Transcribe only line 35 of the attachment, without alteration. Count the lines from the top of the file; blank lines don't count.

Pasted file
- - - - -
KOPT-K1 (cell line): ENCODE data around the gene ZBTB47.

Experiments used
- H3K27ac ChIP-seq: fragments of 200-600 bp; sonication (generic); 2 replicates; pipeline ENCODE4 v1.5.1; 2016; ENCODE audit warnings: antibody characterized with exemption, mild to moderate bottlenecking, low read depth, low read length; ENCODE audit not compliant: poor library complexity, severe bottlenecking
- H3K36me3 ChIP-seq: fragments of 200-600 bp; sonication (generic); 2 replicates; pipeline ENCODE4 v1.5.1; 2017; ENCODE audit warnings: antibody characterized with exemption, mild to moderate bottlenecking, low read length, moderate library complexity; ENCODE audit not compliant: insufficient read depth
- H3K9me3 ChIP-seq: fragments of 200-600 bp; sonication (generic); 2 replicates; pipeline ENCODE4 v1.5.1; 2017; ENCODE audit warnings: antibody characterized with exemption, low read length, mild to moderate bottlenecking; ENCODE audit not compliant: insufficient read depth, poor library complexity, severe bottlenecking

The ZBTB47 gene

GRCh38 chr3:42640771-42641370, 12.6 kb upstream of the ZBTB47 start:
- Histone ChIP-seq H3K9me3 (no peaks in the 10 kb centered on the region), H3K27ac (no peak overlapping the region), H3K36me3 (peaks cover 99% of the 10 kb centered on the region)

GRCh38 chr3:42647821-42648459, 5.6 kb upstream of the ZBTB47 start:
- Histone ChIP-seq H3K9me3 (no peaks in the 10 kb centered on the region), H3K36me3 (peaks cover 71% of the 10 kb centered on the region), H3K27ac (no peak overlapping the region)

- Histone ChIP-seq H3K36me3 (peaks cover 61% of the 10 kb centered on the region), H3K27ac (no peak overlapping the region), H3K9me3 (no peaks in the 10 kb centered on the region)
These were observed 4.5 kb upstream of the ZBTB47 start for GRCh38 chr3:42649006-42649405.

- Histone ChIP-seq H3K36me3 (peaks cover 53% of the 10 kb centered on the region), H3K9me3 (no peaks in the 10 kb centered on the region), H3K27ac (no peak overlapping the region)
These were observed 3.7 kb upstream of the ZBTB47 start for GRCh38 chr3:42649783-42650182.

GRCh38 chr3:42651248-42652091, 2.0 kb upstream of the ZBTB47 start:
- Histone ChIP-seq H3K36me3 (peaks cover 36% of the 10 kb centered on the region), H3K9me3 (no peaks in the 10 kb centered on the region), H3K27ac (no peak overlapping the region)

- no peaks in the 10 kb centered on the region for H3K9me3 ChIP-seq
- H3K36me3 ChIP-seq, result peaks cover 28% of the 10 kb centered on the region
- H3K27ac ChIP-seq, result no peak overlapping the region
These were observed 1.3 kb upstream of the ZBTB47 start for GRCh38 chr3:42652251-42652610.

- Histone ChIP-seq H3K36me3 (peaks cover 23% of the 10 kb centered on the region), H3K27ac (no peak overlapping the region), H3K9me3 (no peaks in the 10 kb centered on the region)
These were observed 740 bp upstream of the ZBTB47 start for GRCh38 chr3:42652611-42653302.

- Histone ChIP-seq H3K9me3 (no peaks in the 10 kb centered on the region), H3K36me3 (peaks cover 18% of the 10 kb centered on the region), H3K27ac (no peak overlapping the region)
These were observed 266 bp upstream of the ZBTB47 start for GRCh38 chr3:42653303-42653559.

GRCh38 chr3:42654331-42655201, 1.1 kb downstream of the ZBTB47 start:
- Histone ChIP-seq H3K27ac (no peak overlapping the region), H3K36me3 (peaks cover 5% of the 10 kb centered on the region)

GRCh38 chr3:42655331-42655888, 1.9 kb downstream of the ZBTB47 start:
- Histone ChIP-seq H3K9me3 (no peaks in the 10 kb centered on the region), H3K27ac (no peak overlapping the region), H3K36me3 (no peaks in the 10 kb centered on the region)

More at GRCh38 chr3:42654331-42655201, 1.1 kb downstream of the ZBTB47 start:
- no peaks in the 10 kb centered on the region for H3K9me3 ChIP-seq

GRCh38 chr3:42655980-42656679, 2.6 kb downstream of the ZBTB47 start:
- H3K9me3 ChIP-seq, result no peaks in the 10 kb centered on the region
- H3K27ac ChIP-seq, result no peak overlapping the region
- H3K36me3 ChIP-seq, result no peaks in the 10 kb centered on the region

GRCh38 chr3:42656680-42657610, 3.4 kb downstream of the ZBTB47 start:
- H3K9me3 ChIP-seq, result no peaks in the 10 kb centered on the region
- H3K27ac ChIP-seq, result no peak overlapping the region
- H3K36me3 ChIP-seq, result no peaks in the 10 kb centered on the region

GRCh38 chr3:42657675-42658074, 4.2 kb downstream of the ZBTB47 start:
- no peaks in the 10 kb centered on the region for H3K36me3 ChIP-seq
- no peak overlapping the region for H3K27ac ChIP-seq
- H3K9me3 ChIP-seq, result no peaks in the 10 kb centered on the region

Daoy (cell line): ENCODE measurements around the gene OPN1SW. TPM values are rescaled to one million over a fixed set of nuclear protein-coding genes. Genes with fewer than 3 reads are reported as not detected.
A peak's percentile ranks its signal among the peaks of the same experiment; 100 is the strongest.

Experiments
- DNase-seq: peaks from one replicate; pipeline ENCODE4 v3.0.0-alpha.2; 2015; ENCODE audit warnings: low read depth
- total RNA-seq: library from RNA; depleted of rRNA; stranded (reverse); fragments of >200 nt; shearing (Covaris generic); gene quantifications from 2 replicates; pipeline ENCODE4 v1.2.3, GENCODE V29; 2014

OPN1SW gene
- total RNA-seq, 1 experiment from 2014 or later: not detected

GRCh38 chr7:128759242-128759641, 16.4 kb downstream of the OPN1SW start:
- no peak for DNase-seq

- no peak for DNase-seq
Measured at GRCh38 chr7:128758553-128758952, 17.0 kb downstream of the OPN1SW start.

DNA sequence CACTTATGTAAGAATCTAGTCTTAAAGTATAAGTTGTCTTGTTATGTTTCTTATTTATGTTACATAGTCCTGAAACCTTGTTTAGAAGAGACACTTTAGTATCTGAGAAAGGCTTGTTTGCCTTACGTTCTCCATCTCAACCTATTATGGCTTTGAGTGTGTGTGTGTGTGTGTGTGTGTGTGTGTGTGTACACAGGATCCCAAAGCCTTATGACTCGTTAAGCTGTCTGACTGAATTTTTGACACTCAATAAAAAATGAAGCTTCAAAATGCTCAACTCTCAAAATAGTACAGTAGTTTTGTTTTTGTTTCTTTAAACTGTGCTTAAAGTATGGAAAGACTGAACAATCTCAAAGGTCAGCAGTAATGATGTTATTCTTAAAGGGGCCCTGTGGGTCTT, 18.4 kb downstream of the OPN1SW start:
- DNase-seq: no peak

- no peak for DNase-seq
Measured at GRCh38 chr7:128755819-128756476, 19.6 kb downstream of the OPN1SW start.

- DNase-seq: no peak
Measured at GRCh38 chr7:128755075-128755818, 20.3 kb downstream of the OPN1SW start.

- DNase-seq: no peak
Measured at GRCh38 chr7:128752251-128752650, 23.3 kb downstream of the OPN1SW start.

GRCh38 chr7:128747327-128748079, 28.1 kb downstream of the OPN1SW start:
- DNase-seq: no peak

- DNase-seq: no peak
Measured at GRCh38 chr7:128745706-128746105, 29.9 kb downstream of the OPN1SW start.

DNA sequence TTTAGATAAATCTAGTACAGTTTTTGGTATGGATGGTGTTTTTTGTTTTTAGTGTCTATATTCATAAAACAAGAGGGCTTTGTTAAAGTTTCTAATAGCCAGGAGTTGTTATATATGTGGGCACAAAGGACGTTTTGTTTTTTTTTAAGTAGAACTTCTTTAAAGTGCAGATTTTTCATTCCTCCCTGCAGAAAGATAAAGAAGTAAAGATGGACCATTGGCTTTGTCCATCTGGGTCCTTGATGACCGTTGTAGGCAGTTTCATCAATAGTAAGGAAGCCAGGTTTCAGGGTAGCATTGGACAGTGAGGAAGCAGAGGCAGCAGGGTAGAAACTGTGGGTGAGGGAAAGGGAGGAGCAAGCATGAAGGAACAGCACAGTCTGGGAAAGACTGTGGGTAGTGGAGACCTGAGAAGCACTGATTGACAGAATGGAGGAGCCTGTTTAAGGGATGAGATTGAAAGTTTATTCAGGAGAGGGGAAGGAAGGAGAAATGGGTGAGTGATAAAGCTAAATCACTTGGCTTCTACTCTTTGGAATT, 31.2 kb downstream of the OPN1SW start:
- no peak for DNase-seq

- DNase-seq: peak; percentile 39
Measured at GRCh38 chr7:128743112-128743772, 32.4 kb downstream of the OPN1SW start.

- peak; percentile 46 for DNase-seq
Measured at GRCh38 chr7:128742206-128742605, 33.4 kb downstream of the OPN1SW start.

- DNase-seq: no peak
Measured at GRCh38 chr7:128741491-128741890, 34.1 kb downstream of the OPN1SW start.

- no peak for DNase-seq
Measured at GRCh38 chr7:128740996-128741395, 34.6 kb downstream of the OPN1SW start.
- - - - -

GRCh38 chr3:42656680-42657610, 3.4 kb downstream of the ZBTB47 start: